Last week I published part 1 of this blog giving the reasons behind why I tracked my training for the year as well as some of my initial findings. This week I’m looking at the key thing that affected my training and how to keep your mat hours up.
1. Don’t get ill or injured!
Yeah it sounds obvious but a week off being ill can make a serious dent in your training which is one of the reasons I blogged about it last year . Colds and flu pretty much wiped a whole month off my training alone this year when I added it up! It really is a case of listening to your body and ensure recovering time. If you do fall in ill then not training through it but instead making a concerted effort to get better is generally the best method back onto the mats!
With regarding to injury I have tried to take a prevention route and have had regular ish sport massages and check ups. I had massages every 2-8 weeks depending on my training programme and how my body was feeling. They were definitely worth the investment as although I did pick up a small number of niggles over the year I generally was able to train around them and wasn’t forced off the mat. Although with the power of hindsight a few more rest days might have helped with some of my healing and the quality of my sessions!
2. Plan your competitions carefully
Comps are a great focus for your trainings and a fantastic learning tool but they also take you away from the mats i.e the tapering pre comp, comp travel and the recovery post comp. Yes I know some people don’t take time off post comp but I find I have to take at least a day or two otherwise I end up dealing with point 1 (injury and illness)! So be careful about competing too frequently. Whilst competition can give you a great focus you might actually be limitig your mat time and development.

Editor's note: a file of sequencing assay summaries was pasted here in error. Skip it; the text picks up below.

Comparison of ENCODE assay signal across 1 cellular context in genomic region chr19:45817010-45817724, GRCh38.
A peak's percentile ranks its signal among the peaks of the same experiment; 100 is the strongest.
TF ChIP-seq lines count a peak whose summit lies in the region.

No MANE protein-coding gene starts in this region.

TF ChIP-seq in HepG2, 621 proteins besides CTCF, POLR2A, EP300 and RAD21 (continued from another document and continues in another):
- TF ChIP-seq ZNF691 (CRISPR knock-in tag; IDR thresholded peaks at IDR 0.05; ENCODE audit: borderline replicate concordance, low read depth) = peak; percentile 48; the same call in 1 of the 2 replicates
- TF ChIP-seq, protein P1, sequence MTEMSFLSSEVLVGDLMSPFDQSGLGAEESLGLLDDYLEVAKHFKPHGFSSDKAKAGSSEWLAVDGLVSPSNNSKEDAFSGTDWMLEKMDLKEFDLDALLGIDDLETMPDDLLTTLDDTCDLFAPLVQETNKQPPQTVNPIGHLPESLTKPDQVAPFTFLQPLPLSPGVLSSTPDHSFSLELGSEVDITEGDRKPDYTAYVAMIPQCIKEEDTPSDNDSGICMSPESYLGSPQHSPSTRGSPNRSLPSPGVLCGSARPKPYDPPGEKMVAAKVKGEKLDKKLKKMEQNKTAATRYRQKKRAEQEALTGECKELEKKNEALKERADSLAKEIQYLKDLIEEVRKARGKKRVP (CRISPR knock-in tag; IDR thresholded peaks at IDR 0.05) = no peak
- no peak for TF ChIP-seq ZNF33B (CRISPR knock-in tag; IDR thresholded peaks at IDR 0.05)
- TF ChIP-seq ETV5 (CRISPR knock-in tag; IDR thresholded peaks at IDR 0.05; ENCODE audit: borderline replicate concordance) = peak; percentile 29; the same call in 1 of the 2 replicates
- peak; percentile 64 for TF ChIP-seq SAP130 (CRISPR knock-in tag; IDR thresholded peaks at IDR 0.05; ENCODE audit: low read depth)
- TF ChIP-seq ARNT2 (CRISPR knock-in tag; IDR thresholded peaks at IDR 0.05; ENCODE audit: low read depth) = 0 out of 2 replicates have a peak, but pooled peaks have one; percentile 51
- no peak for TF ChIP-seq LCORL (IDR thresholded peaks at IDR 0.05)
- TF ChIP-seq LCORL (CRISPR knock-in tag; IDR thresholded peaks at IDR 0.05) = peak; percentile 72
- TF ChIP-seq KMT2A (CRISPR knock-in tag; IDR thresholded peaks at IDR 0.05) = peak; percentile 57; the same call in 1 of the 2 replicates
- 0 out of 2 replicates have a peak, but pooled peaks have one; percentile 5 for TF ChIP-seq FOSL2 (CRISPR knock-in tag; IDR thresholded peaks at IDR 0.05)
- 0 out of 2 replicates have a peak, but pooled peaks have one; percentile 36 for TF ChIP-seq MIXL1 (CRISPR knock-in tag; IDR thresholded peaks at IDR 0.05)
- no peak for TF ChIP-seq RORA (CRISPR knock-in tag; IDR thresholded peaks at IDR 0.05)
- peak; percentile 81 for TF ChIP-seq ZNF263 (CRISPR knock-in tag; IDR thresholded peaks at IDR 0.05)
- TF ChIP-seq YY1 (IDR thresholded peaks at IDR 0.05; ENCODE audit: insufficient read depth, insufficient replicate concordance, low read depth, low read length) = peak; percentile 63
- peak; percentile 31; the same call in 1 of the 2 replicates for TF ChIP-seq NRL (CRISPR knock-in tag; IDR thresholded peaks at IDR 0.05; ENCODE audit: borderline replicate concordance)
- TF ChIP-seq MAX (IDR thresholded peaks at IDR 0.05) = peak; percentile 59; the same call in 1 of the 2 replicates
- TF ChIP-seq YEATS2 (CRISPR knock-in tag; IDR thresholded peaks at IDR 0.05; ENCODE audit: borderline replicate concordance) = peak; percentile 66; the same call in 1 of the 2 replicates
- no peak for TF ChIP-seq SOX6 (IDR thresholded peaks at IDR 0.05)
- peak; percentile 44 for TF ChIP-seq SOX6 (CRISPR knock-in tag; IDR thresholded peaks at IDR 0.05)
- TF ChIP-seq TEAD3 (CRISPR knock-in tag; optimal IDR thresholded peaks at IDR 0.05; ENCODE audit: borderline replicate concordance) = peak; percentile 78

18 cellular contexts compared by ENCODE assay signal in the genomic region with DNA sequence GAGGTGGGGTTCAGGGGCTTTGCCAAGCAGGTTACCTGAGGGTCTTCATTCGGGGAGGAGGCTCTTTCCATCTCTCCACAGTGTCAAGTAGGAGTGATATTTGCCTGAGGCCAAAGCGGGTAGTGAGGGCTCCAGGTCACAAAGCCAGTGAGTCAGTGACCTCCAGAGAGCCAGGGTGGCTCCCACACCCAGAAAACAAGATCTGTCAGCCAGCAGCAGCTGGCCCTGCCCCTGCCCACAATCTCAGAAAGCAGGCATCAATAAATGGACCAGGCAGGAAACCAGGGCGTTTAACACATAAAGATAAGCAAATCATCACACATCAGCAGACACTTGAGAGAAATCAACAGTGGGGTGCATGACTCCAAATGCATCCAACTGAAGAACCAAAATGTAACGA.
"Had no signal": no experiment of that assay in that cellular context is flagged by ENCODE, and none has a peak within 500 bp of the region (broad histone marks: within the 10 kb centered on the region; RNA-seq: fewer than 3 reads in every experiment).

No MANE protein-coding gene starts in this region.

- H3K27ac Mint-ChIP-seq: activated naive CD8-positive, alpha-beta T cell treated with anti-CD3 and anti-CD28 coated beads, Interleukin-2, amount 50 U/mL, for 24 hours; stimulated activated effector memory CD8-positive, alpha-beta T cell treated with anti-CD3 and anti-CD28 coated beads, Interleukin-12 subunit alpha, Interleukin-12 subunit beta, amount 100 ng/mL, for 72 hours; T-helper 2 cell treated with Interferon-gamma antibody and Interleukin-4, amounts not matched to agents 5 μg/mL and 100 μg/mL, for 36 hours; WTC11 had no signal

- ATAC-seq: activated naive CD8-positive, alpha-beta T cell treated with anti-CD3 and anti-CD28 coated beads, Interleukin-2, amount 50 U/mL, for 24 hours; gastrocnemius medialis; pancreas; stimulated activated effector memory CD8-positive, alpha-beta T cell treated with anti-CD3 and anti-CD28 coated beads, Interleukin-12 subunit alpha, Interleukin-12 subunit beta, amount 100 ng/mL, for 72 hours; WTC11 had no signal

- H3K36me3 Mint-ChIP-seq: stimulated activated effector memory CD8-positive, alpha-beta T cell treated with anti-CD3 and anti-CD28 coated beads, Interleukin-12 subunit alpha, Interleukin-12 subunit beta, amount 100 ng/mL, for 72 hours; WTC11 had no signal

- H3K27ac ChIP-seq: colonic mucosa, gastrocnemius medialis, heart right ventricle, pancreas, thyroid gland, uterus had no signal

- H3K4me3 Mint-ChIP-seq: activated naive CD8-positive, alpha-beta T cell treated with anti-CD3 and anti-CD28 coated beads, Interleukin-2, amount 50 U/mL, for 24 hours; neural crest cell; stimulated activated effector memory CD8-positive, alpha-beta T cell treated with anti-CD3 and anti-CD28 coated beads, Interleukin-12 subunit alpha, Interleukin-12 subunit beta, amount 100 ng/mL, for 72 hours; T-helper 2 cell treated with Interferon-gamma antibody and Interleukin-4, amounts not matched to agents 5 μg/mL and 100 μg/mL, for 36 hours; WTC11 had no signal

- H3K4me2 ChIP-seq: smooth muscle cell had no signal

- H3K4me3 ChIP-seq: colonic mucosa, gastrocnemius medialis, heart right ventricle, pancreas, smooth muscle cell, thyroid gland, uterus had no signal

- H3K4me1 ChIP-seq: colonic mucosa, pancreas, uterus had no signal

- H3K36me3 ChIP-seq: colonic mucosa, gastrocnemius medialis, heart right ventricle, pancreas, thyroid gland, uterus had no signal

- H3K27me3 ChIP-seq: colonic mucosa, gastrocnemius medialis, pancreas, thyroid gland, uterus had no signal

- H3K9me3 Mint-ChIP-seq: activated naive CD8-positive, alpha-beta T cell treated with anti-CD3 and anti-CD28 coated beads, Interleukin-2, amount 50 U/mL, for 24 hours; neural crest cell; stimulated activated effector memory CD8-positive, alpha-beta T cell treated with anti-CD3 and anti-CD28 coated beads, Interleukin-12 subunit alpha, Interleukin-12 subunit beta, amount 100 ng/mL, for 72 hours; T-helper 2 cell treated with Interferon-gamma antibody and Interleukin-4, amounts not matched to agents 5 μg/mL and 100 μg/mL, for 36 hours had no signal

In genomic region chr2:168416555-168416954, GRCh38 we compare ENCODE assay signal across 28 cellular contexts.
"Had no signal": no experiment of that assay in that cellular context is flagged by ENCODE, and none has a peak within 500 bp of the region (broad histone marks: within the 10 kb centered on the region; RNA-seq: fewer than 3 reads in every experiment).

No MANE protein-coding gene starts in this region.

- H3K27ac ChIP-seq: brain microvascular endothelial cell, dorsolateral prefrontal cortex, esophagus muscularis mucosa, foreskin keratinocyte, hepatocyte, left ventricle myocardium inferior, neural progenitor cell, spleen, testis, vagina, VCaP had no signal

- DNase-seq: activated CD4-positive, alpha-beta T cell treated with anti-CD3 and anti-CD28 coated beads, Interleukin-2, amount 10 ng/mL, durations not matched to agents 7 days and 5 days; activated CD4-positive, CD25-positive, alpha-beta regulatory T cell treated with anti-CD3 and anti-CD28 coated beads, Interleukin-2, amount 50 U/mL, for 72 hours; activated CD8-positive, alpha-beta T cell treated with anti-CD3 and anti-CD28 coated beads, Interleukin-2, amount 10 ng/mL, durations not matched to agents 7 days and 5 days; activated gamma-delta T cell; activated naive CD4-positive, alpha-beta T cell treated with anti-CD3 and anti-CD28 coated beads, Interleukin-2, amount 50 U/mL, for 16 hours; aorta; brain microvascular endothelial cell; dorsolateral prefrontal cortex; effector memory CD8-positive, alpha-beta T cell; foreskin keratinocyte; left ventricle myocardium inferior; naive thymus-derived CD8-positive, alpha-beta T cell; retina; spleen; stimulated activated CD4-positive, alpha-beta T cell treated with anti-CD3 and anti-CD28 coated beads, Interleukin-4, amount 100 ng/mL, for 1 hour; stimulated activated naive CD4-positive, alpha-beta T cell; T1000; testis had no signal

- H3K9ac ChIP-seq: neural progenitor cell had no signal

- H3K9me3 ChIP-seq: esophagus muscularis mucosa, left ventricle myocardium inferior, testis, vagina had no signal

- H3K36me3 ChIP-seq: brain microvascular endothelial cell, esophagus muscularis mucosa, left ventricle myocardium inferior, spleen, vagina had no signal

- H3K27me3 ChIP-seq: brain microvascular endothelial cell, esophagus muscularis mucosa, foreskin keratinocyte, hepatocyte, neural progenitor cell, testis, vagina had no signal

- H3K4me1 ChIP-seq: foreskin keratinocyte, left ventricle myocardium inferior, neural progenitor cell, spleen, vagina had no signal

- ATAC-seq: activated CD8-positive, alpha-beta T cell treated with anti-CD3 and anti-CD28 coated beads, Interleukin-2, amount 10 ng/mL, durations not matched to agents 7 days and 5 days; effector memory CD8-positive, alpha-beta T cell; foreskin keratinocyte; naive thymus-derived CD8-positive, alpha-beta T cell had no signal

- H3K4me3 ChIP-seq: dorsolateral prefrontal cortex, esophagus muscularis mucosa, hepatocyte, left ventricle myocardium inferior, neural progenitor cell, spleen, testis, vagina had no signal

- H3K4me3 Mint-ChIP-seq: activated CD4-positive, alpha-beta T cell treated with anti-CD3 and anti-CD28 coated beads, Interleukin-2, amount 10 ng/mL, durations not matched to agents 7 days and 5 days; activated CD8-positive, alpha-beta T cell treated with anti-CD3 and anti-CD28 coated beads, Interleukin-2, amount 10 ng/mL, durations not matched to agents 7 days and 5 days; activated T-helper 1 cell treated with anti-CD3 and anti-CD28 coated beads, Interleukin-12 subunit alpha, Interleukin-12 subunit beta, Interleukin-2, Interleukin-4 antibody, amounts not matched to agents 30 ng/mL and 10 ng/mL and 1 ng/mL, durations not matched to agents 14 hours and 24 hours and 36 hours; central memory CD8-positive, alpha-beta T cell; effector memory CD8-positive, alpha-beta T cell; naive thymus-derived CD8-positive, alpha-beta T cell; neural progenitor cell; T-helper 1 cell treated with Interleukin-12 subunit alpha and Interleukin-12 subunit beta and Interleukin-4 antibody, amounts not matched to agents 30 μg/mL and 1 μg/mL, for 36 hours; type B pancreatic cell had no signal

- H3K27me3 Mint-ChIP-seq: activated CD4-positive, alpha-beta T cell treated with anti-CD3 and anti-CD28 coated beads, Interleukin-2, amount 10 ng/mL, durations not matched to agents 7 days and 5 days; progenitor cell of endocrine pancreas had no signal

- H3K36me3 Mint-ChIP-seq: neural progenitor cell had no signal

This year I roughly halved the number of competitions I did. On the positive I didn’t really feel inactive at any point of the year and it did give me some bigger blocks of steady consistent training time. Yes I didn’t have the high pressure training all the time (and if I’d done more competitions I might have pushed myself to train more) but it did enable me to other things I want to do in life. I also didn’t feel pressured into any competitions like i had done in the past. Everything was very much more my choice rather than anybody else’s.
The negative side of it was that I only really did pretty large competitions and ended up using what would be considered quite large competitions as my warm-ups for even larger competitions (such as the World’s)! This did create a lot more nerves and I put myself under a lot more pressure to perform (I felt every competition mattered that much more). Also let’s be honest if I had completed more I might have won more! But I can’t be disappointed in the slightest with my achievements this year and ultimately I did achieve my goal for the year. At the end of the day it’s a personal choice I wouldn’t say there is a magic rule to this other than listening to your body, chatting to your coaches and working out what works best for you.
3. Private Lessons